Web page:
Drop the Tough Act: How to Implement a Sensitive Collections Strategy Post-COVID-19

Drop the Tough Act: How to Implement a Sensitive Collections Strategy Post-COVID-19

By Q2

9 Jul, 2020

Author: Reshub Peer, Solutions Consultant, Q2 Sydney Office

The COVID-19 pandemic has left many economies reeling. In some countries, unemployment is at levels not seen since the 1930s, and the drop in economic output, even in the biggest economies, is staggering. As economies grapple with these stresses, new problems are likely to emerge. The fallout and the recovery are both unpredictable.

Financial institutions (FIs) have played an essential role in helping mitigate the effects of COVID-19, quickly disbursing funds to those requesting them and offering payment holidays on mortgages, credit cards, and other lending vehicles. In doing this, they helped improve relationships with their account holders. But many credit providers are preparing to resume customer payment obligations while borrowers’ financial states remain largely fragile. The behaviour of some prominent FIs during the global financial crisis of 2007-2008 has not been forgotten, and the sector can ill afford another dent to its reputation. Put simply, a tough collections strategy won’t be well-received (nor will it get money flowing back into the institution). So, how can lenders collect debt successfully and sensitively?

Many will need a new collections and delinquency strategy. But what might a reimagined process entail? The following recommendations can help build a solid plan to help safeguard FIs’ reputations and relationships alike.

  1. Use technology proactively

    Lenders collect debt in a very particular way, primarily using only a narrow slice of available customer information. Post-COVID-19, lenders will need to leverage new and alternative sources of information about their customers – as well as information about macroeconomic conditions so they can more accurately model outcomes, identify early warning signs, and assign levels of risk. Lenders can also leverage technology to deal with the likely unprecedented scale of collections they’re about to make.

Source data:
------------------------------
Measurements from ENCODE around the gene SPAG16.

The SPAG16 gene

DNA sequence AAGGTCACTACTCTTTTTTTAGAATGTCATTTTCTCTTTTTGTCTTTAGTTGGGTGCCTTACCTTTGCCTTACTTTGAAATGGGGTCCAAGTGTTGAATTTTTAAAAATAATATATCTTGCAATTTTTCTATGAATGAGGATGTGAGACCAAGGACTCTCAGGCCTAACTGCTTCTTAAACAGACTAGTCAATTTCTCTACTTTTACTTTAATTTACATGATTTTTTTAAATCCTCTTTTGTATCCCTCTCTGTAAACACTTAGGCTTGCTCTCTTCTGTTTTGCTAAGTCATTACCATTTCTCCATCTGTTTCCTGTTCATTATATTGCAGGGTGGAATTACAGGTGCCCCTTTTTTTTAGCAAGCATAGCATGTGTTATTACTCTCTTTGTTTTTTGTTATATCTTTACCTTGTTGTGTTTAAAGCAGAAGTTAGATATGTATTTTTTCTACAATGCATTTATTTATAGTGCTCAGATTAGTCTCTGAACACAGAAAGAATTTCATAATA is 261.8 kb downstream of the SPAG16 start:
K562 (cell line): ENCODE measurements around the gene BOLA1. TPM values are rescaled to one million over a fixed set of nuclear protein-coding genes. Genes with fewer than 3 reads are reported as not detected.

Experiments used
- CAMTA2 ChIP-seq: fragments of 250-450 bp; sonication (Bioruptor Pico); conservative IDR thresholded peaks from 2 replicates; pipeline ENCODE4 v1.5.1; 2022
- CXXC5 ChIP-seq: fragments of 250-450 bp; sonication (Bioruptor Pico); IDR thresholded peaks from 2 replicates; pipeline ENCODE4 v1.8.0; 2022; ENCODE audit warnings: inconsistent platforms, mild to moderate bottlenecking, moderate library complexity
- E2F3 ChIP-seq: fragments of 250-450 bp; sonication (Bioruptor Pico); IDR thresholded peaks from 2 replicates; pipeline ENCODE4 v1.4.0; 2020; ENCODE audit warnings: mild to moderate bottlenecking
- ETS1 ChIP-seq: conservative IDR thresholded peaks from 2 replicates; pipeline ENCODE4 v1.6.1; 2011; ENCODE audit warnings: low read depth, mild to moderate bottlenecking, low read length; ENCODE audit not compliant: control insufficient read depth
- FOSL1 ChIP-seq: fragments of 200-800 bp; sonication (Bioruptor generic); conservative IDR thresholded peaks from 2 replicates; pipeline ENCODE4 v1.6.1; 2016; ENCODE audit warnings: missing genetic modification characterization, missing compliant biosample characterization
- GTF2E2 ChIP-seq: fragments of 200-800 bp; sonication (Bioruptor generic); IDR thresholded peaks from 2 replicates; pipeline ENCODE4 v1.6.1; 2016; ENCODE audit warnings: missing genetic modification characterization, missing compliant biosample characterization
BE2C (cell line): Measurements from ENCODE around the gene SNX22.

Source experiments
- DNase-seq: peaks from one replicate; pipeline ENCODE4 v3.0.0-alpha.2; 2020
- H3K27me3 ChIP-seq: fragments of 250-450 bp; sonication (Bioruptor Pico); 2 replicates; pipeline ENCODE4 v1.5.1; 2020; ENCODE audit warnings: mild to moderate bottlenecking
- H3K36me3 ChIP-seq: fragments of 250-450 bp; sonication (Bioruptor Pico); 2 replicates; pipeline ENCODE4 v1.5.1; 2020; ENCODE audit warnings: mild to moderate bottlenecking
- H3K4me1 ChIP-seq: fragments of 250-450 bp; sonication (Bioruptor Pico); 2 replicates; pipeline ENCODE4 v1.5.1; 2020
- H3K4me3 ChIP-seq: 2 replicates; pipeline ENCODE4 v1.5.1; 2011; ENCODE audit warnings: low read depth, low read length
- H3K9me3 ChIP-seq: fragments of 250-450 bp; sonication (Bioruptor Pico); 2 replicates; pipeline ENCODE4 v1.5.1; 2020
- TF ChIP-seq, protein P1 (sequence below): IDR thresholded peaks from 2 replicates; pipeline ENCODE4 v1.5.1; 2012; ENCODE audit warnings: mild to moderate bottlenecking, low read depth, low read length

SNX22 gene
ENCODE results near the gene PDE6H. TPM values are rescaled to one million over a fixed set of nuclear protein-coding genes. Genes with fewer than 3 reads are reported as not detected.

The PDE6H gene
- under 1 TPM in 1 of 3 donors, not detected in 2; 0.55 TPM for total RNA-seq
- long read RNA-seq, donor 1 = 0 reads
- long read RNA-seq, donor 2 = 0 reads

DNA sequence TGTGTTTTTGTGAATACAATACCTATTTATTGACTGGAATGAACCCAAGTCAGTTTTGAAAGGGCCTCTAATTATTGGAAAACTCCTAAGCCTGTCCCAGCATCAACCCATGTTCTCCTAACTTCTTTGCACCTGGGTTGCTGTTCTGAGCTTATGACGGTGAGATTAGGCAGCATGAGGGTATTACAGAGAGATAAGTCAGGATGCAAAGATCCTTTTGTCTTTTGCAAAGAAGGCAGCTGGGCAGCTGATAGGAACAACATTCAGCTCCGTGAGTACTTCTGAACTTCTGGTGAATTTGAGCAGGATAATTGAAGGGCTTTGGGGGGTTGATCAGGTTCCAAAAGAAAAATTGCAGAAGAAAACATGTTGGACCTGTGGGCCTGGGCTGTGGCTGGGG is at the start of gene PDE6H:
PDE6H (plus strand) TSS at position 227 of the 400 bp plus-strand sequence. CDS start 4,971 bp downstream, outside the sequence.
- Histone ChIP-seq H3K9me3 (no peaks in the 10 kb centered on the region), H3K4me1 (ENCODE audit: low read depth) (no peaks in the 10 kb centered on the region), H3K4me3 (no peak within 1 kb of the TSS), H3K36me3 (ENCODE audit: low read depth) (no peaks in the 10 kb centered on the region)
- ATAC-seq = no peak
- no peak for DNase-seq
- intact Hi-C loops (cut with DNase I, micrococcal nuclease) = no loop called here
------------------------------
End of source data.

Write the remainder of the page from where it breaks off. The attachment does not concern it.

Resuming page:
2. Help customers restructure debt ASAP

    The technology lenders use to provide a more holistic view of their borrowers’ financial lives can also be leveraged to provide information for intelligent restructuring. If lenders use artificially intelligent (AI) technologies to generate personalised restructuring solutions for customers, it may increase the likelihood of collecting debts in full. And because AI is scalable and faster than humans, lenders can spot problems early and relieve pressure on borrowers in good standing.
  3. Provide personal help in managing hardship cases

    Empathy is essential during difficult times, and can become a strong differentiator for lenders that provide personal support to borrowers in hardship. A personalised and empathetic approach to collections can bolster compliance, helping ensure FIs have followed all regulatory recourse that their customers are entitled to – instead of taking a one-size-fits-all tactic.

    Engaging borrowers properly, with more than just a red letter or an automated call, will encourage them to make what payments they can and prevent a debt spiral. Whole economies are sustained by small- and medium-sized enterprises. In this case, demonstrating a willingness to help on a personal level, armed with meaningful information about your borrowers’ situation will not only help them but serve a larger purpose too.

  4. Communicate clearly

    One of the easiest things lenders can do is communicate what help is available and the best ways to access it. Many customers are still operating remotely, creating an excellent opportunity for FIs to cement digital communication as a primary channel. By communicating clearly about the length and the terms of payment holidays, lenders can empower customers to plan their finances properly and make arrangements to restructure swiftly.

No matter how FIs choose to reshape their collections strategy, one thing is clear – there is no point pursuing customers for money they don’t have. Lenders should make sure they know as much as possible about the shape of their borrowers’ finances and, when possible, engage the borrowers themselves; they will likely have a clearer idea of what their imminent financial future holds as economies begin to recover.

Find out how Q2 works with lenders to implement successful collections strategies.


Written by Q2